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Strains

  • Definition
    • A strain is when a muscle is stretched too much and tears. It is also called a pulled muscle. A strain is a painful injury. It can be caused by an accident, overusing a muscle, or using a muscle in the wrong way.

  • Alternative Names
    • Pulled muscle

  • Causes
    • A strain may be caused by:

      • Too much physical activity or effort
      • Improperly warming up before a physical activity
      • Poor flexibility
  • Symptoms
    • Symptoms of a strain can include:

      • Pain and difficulty moving the injured muscle
      • Discolored and bruised skin
      • Swelling
  • First Aid
    • Take the following first aid steps to treat a strain:

      • Apply ice right away to reduce swelling. Wrap the ice in cloth. Do not place ice directly on the skin. Apply ice for 10 to 15 minutes every 1 hour for the first day and every 3 to 4 hours after that.
      • Use ice for the first 3 days. After 3 days, either heat or ice may be helpful if you still have pain.
      • Rest the pulled muscle for at least a day. If possible, keep the pulled muscle raised above your heart.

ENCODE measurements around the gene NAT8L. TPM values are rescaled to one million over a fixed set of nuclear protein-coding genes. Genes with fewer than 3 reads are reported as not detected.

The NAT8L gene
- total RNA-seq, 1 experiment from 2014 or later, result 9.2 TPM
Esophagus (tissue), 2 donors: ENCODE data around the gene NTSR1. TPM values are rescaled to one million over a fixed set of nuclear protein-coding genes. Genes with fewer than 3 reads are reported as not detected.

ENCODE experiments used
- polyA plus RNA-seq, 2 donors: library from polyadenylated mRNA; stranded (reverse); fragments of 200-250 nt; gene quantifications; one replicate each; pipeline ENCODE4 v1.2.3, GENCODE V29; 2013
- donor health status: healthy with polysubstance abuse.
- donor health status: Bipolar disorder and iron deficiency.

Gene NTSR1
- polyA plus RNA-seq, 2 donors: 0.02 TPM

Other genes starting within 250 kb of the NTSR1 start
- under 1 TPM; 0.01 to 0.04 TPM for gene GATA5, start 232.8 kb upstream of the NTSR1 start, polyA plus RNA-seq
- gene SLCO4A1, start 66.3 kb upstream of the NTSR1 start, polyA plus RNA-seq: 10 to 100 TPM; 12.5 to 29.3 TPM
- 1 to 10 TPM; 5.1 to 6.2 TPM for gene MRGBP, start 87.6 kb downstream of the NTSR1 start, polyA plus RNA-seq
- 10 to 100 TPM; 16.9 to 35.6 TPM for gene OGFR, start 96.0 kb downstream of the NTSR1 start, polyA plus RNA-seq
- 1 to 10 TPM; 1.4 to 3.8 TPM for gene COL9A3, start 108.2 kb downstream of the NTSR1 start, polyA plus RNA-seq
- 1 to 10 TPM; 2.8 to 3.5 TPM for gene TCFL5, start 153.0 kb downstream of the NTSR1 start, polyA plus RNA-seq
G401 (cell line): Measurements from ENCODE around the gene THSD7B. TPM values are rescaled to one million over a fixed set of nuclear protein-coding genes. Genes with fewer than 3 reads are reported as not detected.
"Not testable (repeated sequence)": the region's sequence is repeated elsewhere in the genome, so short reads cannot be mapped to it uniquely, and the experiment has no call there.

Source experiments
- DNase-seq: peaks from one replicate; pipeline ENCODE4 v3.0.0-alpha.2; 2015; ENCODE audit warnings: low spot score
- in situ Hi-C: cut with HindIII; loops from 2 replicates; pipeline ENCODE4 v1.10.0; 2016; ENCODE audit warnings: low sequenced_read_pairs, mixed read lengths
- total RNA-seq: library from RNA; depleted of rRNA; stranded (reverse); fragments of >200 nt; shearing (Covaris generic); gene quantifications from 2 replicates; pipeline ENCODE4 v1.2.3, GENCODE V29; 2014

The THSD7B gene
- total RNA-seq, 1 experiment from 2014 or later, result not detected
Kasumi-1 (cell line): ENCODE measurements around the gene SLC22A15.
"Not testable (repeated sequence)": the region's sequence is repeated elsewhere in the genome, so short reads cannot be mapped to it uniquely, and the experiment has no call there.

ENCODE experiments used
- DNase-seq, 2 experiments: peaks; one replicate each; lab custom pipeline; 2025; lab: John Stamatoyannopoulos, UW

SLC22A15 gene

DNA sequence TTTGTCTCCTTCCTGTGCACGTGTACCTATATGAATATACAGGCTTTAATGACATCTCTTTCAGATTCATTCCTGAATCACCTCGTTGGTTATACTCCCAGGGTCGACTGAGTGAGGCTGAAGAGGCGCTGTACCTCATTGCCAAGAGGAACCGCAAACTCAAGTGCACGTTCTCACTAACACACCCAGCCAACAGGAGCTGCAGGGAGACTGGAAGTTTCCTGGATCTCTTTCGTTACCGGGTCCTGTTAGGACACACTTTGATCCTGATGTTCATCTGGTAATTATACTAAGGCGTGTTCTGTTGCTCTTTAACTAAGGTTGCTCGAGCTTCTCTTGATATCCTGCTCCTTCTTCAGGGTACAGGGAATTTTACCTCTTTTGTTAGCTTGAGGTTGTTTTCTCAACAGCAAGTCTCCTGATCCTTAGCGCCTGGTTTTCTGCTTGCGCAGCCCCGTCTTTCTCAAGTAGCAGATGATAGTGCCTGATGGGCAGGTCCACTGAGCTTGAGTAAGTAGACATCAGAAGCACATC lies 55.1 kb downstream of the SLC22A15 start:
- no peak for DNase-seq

• Try not to use a strained muscle while it is still painful. When the pain starts to go away, you can slowly increase activity by gently stretching the injured muscle.
  • When to Contact a Medical Professional
    • Call your local emergency number, such as 911, if:

      • You are unable to move the muscle.
      • The injury is bleeding.

      Call your health care provider if the pain does not go away after several weeks.

  • Prevention
    • The following tips may help you reduce your risk of a strain:

      • Warm-up properly before exercise and sports.
      • Keep your muscles strong and flexible.
  • References
    • Biundo JJ. Bursitis, tendinitis, and other periarticular disorders and sports medicine. In: Goldman L, Schafer AI, eds. Goldman's Cecil Medicine. 24th ed. Philadelphia, PA: Elsevier Saunders; 2011:chap 271.

      Nakamura N, Rodeo SA, Alini M, Maher S, et al. Physiology and pathophysiology of musculoskeletal tissues. In: Miller MD, Thompson SR, eds. DeLee and Drez's Orthopaedic Sports Medicine. 4th ed. Philadelphia, PA: Elsevier Saunders; 2015:chap 1.